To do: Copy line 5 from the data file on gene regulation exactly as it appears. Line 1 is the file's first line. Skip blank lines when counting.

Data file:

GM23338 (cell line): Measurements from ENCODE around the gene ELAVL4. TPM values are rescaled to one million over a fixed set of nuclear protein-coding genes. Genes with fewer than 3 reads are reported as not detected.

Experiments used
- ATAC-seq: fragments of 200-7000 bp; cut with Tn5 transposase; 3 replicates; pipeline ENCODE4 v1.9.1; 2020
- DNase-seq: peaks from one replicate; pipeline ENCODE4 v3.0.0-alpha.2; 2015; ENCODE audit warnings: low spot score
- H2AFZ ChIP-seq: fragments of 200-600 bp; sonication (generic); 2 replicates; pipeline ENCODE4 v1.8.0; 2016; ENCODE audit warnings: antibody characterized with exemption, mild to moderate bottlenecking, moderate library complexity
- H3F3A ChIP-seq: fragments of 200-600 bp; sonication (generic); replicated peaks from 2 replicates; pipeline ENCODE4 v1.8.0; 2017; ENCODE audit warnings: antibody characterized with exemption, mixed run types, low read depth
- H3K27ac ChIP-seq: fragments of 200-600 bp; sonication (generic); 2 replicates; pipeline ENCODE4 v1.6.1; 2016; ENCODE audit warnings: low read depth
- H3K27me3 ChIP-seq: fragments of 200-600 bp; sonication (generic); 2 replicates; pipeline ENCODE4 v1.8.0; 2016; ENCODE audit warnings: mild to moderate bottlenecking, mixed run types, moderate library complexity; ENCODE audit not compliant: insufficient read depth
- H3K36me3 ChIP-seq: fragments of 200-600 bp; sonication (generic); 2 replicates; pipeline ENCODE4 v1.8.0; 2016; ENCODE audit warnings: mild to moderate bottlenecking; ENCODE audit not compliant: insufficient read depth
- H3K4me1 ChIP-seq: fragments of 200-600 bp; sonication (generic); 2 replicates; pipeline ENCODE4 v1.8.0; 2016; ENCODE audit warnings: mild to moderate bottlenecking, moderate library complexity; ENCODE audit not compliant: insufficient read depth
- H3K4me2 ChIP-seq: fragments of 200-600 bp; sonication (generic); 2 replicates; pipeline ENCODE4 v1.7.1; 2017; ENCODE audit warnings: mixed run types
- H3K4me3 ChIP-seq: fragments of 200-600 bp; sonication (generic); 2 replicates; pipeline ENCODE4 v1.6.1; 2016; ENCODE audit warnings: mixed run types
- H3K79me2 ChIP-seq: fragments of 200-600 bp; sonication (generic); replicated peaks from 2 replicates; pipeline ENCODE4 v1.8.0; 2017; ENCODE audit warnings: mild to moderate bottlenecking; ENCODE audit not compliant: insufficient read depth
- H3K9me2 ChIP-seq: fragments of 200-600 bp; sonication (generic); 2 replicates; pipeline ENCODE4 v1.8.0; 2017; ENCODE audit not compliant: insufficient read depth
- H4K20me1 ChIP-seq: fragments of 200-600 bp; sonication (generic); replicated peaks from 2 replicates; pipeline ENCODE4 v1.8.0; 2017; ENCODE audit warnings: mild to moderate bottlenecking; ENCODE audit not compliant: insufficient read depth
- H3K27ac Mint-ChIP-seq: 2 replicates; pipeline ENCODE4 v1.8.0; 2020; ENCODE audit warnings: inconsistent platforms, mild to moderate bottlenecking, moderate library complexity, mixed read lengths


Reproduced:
- H2AFZ ChIP-seq: fragments of 200-600 bp; sonication (generic); 2 replicates; pipeline ENCODE4 v1.8.0; 2016; ENCODE audit warnings: antibody characterized with exemption, mild to moderate bottlenecking, moderate library complexity